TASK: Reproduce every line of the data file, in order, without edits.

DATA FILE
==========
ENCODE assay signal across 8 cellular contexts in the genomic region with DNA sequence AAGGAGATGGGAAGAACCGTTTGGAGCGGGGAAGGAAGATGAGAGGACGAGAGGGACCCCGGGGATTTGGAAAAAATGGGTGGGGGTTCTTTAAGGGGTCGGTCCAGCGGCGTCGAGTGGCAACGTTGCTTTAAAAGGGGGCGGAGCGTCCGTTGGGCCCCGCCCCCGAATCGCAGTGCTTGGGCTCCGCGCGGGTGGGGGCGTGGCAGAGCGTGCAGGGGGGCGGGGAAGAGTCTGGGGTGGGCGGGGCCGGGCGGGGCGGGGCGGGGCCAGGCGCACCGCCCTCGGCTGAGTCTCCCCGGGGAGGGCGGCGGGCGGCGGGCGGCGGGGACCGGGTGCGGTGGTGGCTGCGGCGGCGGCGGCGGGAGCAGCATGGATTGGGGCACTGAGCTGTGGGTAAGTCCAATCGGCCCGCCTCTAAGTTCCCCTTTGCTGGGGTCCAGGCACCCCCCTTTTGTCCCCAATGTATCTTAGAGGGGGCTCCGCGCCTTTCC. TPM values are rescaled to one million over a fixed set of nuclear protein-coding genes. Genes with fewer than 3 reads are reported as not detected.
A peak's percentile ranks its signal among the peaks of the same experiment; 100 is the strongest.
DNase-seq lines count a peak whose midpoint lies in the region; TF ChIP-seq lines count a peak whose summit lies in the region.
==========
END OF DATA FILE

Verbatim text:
ENCODE assay signal across 8 cellular contexts in the genomic region with DNA sequence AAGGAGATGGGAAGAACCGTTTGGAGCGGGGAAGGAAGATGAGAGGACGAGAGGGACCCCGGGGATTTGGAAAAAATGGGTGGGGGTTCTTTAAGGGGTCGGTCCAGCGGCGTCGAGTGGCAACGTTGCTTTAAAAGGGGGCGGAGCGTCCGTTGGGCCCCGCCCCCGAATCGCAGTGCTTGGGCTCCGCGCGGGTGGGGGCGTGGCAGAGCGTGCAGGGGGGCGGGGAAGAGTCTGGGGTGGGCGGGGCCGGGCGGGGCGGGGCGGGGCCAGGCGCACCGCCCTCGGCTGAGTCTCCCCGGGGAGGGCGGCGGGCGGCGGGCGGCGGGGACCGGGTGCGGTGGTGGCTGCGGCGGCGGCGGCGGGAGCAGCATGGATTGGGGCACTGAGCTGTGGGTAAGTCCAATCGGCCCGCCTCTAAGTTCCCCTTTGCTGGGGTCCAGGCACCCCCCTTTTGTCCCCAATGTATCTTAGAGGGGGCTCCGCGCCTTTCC. TPM values are rescaled to one million over a fixed set of nuclear protein-coding genes. Genes with fewer than 3 reads are reported as not detected.
A peak's percentile ranks its signal among the peaks of the same experiment; 100 is the strongest.
DNase-seq lines count a peak whose midpoint lies in the region; TF ChIP-seq lines count a peak whose summit lies in the region.